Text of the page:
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Exploring the engineering design process at home
Rachelle Garbarine

 

Jon Armfield teaching engineering class.

It was an engaging project-based, distance-learning assignment: Build a Rube Goldberg Machine over several weeks using household items to learn about the engineering design process.

The 20 students in Jon Armfield’s Principles of Engineering Class embraced what he called “a home edition” of a Rube Goldberg machine project with determination and enthusiasm. The result? They produced their version of the machine, which is meant to perform a simple task in a complicated fashion that generally includes a chain reaction.

All the students’ devices have one common element - imagination.

Explaining the rationale behind the project, Armfield said: “Normally, in our physical classroom we have stock robotic parts and computers that the students use to create a range of things. With distance learning, they do not have access to these classroom supplies. My solution was this project.”

In building the machines, Armfield said the students sharpen their problem solving, collaboration, innovating, and engineering design skills. In between the learning and the building, Armfield hoped the students also had some fun.

“I think the students who are very motivated to go into engineering as a career found the project to be as enjoyable as I did,” he said.

A different graphic for the engineering design process.

Not to be left out of the fun, Armfield joined his students by taking part in the assignment and building his own Rube Goldberg machine.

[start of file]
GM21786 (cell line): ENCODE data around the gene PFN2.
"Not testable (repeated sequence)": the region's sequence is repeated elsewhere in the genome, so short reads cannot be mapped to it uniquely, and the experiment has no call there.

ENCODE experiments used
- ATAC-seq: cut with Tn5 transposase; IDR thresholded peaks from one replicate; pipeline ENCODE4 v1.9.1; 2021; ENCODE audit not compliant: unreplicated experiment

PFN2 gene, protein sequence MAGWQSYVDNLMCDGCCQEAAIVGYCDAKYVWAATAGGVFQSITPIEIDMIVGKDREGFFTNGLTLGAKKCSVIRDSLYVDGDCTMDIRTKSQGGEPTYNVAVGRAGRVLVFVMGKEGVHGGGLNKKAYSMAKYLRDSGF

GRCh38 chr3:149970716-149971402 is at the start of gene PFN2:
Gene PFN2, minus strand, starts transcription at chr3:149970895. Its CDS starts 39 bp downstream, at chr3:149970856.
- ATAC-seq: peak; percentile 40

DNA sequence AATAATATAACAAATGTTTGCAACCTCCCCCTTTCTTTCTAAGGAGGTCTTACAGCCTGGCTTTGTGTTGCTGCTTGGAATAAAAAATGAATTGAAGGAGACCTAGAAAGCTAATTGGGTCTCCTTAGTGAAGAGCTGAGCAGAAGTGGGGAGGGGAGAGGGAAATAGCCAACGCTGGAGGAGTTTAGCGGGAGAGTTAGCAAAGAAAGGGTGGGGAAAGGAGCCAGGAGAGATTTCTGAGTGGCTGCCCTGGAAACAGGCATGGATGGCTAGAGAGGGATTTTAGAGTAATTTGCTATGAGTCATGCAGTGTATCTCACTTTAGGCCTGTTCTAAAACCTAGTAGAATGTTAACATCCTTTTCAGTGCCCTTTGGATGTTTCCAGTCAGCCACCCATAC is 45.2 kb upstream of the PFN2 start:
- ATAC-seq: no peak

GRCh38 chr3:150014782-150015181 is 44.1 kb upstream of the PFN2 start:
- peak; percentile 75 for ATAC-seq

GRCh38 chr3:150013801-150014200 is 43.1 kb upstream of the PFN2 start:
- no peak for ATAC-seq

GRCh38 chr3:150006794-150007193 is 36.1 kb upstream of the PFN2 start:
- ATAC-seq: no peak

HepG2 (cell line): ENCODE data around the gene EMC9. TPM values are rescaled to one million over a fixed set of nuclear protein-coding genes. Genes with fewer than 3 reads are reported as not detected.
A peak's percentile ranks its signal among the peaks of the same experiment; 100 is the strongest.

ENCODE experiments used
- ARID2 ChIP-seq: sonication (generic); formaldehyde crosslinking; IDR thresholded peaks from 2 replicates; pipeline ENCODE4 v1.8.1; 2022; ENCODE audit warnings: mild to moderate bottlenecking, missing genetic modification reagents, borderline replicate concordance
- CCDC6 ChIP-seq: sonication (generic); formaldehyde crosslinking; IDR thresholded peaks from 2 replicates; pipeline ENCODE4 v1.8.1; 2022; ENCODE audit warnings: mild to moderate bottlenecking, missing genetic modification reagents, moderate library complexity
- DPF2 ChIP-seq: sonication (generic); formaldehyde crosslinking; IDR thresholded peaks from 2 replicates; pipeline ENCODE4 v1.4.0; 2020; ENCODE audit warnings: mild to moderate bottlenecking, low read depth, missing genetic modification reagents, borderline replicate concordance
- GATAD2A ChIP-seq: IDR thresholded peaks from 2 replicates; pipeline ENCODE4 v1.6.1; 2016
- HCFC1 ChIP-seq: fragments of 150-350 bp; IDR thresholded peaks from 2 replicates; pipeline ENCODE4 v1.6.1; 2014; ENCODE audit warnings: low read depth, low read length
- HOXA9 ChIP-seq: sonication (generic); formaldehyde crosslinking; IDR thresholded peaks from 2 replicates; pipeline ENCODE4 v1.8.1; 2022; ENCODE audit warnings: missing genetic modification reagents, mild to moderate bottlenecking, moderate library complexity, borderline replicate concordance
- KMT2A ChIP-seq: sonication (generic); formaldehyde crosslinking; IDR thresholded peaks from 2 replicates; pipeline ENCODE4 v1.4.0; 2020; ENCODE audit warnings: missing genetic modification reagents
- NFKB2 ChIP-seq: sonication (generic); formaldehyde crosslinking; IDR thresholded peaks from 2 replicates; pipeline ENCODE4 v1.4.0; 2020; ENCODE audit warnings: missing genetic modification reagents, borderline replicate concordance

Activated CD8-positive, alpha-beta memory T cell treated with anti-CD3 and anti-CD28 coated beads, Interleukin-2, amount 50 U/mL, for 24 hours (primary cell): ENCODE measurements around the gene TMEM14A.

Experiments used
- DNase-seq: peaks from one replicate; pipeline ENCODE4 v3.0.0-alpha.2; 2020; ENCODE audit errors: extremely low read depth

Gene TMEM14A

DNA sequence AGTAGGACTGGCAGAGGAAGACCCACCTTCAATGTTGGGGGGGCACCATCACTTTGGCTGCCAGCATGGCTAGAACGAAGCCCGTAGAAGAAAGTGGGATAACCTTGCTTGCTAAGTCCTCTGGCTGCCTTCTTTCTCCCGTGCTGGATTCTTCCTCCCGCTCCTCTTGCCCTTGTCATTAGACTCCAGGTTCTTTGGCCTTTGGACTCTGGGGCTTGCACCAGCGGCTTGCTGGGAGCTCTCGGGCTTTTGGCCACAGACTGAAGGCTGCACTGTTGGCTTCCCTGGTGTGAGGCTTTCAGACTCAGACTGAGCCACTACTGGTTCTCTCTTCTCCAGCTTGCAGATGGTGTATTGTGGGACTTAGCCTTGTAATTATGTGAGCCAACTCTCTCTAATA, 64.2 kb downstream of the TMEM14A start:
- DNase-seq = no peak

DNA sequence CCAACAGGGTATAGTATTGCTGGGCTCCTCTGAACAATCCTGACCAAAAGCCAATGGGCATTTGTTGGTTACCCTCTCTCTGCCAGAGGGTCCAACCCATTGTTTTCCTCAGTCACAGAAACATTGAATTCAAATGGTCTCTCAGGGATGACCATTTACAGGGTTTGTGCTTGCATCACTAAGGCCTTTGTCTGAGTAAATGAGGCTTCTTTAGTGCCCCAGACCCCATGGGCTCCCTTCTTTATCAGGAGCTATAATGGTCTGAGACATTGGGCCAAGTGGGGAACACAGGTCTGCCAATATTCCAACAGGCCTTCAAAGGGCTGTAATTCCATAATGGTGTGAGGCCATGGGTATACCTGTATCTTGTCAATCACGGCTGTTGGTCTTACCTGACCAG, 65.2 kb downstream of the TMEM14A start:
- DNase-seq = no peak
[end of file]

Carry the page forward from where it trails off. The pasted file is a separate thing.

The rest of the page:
“The project,” he added, “did give me an escape from the stress of trying to balance distance learning with family life along with the anxiety of handling the COVID-19 pandemic.”

To build the machine, Armfield worked with his students, mostly via Zoom and Google Classroom, to identify the task they wanted to achieve, brainstorm a series of at least 10 steps or actions, and use household items to complete the task. He also told them to be original. To document their efforts, the students made a video and submitted it to Armfield.  

Armfield said he was “very pleased and surprised” with the gadgets the students made. He described the students’ machines as “creative,” and the project as “successful.”

In building their machines, the students used, among other household items, tennis and golf balls, plastic cups, domino and chess pieces, and toy cars. Their creations range from a hook to remove latex gloves to Rube Goldberg machines that turn on a laptop, dunk a basketball, and raise a mini flag.

There’s also Armfield’s project,  a Rube Goldberg machine that sends a message not only to his students but to all students at Gibbons.

 

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